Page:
> reactionary.

That Heston is drawing attention to a situation that he feels is an
unjust one is irrelevant to his own implied opinion about it. It doesn't
matter if different people have different opinions about how important
or severe this situation is, so long as they see it as unjust as well.

> > Which is more accurate? I mean, if a white fellow who was born in South
> > Africa or Rhodesia immigrated to the US, does he or does he not have the
> > right to call himself an 'African-American'??? Does he then have the
> > right to apply for positions in college and employment that are
> > determined by the fact that he is 'African-American', to the exclusion
> > of other white fellows who were born here in the US, or who immigrated
> > from european nations? If he doesn't have this right, then please
> > explain why...
> Very good point. Such a person would be an African-American by geographical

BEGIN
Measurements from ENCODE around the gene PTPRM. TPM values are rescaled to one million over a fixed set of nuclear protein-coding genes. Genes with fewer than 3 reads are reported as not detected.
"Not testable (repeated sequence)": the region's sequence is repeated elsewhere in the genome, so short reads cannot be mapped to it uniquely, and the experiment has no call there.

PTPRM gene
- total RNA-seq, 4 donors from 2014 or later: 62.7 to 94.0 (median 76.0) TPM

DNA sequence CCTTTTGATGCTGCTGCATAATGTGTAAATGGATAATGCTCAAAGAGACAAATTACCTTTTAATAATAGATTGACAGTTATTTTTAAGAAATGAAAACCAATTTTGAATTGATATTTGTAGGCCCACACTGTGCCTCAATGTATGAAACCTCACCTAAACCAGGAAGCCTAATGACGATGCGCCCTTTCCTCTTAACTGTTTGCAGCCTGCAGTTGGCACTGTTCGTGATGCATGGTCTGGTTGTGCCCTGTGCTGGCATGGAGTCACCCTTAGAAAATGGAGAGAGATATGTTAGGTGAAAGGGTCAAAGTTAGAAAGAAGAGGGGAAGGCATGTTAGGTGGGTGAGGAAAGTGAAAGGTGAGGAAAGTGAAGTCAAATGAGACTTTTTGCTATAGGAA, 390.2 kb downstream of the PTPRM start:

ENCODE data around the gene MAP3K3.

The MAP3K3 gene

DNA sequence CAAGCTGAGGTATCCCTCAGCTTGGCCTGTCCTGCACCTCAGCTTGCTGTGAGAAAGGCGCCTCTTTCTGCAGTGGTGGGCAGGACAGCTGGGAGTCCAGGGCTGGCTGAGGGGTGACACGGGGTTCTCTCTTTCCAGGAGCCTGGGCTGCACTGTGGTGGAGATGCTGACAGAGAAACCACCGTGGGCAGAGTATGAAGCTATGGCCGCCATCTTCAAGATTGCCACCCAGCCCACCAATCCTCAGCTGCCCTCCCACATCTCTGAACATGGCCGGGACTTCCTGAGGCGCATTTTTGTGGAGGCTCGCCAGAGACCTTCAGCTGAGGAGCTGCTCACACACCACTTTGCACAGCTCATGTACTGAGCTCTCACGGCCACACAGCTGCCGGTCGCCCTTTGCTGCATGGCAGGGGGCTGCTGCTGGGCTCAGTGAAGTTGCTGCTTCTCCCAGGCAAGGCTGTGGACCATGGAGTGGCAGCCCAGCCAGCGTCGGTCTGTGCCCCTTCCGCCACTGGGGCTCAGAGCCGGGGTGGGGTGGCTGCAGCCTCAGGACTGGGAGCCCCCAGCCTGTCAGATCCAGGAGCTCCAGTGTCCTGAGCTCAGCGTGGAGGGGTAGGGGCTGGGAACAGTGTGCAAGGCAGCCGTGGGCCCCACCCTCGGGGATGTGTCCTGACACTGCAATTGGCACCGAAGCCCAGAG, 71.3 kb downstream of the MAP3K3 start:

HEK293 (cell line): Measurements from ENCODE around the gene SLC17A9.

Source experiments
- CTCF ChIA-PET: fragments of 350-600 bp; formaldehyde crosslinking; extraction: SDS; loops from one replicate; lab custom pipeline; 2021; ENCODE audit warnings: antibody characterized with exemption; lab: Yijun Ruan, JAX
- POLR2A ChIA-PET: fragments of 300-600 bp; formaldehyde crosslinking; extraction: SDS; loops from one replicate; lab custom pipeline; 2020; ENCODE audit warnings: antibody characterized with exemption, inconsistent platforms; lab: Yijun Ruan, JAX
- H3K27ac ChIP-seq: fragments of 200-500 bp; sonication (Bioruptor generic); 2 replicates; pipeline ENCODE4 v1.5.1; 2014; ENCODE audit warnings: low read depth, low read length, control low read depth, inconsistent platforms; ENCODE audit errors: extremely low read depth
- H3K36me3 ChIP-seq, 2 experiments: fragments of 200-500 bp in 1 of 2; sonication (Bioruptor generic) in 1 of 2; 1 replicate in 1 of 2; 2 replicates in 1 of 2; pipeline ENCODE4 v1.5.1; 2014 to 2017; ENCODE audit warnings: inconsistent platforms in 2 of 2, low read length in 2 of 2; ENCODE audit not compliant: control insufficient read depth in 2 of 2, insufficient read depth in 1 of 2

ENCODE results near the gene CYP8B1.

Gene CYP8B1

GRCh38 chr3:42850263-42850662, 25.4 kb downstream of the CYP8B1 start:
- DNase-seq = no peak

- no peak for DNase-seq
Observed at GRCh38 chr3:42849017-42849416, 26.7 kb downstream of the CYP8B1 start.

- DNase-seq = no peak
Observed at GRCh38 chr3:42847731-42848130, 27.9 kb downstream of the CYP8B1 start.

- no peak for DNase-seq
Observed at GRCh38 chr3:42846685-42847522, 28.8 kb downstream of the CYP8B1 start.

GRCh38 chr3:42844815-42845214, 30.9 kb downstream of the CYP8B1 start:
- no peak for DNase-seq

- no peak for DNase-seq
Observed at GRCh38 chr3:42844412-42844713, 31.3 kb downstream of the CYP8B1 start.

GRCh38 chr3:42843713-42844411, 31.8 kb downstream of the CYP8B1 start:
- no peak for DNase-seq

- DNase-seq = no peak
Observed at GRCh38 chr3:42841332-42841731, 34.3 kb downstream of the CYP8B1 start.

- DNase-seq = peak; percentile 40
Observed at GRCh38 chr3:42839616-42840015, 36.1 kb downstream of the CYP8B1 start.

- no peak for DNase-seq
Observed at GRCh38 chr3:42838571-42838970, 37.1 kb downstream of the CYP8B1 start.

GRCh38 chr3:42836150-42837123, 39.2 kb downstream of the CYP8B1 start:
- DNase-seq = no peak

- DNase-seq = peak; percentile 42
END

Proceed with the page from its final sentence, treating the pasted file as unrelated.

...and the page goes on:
> origin. This could be confusing. However, African-American as a race
> implies descended from original Africans, just as native Americans implies
> descended from original Americans. Of course there were earlier and later
> peoples in both places, and history and breeding are blurring all such
> lines. These definitions all end up meaningless if they are analyzed.

Yes, they are quite meaningless. What expiration date do you put on
having a status as 'original Africans'??? We are all African if you go
far back enough (even native Americans are). So what date do you decide
determines what one's 'Africanness' is? Jews lived in Egypt for hundreds
of years, and later migrated all over europe, asia, and africa. It is